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In their usual fashion, the folks over at iFixit have greeted Sony's new portable console with a scalpel, revealing some interesting tidbits about the device. Among the more surprising details is the simplicity in which the PlayStation Vita can be opened. Most handheld electronics are unintuitive to disassemble due to some combination of being intricately designed and manufacturers wanting to discourage end user tinkering.
The PS Vita can be disassembled with nothing more than a common #00 Phillips screwdriver and a thin prying tool. Along with using an industry standard bit size, Sony color-coded the different screw lengths: pink ones secure the motherboard while blue ones attach other parts to the motherboard. The system also uses little adhesive and has a simple modular design, so you shouldn't have any trouble replacing busted parts.
Removing the Vita's display requires more effort. To separate the fused front plastic frame and the OLED screen, iFixit had to bake the parts for 10 minutes at 200F. This is more intimidating than other steps in the guide, but to be fair, if your screen already requires replacing, you don't have to worry about busting it further. Besides, iFixit notes that baking electronics is easier than baking bread as the ingredients are premixed.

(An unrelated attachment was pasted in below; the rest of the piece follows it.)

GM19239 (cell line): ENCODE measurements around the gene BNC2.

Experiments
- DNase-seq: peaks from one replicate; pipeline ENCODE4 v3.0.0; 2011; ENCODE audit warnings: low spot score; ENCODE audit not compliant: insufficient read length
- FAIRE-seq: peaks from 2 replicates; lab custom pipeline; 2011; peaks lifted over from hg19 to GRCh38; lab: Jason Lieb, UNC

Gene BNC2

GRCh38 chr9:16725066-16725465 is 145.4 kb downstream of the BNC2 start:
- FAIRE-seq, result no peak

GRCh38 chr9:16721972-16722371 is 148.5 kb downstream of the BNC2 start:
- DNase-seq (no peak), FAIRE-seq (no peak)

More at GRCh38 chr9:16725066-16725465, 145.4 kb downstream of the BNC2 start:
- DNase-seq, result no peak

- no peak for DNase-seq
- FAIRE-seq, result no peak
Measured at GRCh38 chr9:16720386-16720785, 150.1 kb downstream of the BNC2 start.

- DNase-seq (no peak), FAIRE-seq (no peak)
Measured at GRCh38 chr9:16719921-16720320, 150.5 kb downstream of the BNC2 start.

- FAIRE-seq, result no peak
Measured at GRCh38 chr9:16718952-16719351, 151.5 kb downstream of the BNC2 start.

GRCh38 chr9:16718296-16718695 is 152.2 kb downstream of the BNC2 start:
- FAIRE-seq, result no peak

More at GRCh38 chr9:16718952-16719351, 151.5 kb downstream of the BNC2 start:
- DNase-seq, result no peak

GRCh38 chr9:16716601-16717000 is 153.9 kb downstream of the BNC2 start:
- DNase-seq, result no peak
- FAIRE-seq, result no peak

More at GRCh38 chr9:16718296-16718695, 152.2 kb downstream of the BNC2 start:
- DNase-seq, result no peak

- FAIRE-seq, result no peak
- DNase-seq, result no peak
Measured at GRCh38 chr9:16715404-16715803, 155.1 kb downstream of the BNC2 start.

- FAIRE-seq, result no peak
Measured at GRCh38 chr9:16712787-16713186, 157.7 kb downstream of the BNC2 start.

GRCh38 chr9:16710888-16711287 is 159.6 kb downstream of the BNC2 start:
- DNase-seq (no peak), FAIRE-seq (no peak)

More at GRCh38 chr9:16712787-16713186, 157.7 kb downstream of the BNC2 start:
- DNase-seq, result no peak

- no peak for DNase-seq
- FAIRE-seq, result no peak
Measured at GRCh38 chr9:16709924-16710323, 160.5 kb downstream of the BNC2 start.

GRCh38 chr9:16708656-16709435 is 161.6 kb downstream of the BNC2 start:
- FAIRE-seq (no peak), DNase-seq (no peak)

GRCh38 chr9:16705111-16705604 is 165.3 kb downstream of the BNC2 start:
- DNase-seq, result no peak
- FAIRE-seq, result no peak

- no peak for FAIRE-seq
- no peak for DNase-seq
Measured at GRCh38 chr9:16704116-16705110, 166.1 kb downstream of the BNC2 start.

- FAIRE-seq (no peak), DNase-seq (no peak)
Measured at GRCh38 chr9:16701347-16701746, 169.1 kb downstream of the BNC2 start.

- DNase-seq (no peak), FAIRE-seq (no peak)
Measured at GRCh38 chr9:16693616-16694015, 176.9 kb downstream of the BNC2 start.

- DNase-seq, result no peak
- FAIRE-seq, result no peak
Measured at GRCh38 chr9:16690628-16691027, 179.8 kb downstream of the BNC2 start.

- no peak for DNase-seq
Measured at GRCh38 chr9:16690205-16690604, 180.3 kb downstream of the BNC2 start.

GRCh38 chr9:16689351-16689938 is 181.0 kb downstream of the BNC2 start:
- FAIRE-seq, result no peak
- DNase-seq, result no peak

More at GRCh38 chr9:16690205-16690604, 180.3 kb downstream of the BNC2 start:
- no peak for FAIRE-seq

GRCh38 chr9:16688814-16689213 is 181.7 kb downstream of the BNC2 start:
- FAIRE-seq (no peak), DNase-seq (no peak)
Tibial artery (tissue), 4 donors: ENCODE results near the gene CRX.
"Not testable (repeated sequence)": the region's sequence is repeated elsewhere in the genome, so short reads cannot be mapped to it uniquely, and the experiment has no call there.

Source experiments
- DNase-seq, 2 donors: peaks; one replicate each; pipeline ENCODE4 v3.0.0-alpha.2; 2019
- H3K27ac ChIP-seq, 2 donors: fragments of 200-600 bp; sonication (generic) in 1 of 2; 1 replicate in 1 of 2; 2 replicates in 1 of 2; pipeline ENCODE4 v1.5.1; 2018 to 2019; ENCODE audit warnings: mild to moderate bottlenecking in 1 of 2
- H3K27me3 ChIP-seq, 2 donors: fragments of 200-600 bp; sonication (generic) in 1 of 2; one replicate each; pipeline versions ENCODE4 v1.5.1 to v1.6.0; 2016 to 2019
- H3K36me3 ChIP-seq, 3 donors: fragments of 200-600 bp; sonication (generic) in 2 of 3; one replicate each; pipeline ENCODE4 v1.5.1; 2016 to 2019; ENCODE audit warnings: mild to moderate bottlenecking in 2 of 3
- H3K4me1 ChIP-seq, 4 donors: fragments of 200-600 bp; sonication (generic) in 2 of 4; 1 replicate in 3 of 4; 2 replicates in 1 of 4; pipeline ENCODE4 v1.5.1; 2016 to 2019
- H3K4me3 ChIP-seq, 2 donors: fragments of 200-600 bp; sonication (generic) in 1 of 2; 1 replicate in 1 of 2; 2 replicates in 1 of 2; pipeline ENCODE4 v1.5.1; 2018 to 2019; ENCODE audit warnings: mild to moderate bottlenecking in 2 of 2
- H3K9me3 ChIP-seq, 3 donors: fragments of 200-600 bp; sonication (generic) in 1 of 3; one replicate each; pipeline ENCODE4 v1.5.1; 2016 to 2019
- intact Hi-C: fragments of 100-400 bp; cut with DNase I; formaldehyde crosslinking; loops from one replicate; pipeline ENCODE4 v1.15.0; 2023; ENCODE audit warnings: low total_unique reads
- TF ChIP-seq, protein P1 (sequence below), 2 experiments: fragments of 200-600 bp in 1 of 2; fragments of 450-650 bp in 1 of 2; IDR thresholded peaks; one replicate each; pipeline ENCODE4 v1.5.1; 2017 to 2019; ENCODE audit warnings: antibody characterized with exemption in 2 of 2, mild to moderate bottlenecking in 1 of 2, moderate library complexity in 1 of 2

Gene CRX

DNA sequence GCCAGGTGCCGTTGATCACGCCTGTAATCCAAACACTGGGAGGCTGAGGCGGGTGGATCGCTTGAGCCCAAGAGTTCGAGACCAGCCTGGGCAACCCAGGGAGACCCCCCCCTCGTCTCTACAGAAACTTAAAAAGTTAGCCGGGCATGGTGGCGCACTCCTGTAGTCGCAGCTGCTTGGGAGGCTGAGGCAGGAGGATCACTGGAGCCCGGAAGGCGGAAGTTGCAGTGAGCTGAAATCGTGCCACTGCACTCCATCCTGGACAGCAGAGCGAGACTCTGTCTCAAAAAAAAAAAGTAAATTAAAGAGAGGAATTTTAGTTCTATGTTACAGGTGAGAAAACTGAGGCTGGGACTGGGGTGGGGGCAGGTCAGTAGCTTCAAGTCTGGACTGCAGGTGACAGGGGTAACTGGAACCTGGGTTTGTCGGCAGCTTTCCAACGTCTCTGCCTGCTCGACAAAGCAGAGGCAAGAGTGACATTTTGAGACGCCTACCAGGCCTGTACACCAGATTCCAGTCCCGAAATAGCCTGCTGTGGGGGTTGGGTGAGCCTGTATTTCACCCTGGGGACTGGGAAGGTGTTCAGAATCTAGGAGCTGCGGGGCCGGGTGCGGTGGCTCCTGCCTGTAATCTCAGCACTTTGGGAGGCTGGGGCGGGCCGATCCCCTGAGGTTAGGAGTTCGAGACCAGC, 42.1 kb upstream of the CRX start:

The teardown also offers a complete list of specifications. The Vita is powered by a custom quad-core Cortex A9 SoC, 512MB of RAM, 128MB of VRAM for the quad-core SGX543MP4+ graphics chip, a 5-inch OLED 960x544 touchscreen with 24-bit color, a rear capacitive touchpad as well as two 0.3-megapixel VGA cameras. There's also a Wolfson Micro WM18303E audio codec and sensors by STMicroelectronics and Kionix.
The wireless card carries all sorts of chips, including the Qualcomm MDM6200 HSPA+ supporting speeds up to 14.4Mb/s (that data rate is available Japan, while US Vita owners are limited to AT&T's 3G HSPA 7.2Mb/s network according to PCWorld). These specs are in line with those previously reported by UBM TechInsights, which performed a teardown late last month and priced the Vita's bill of materials at roughly $159.10:
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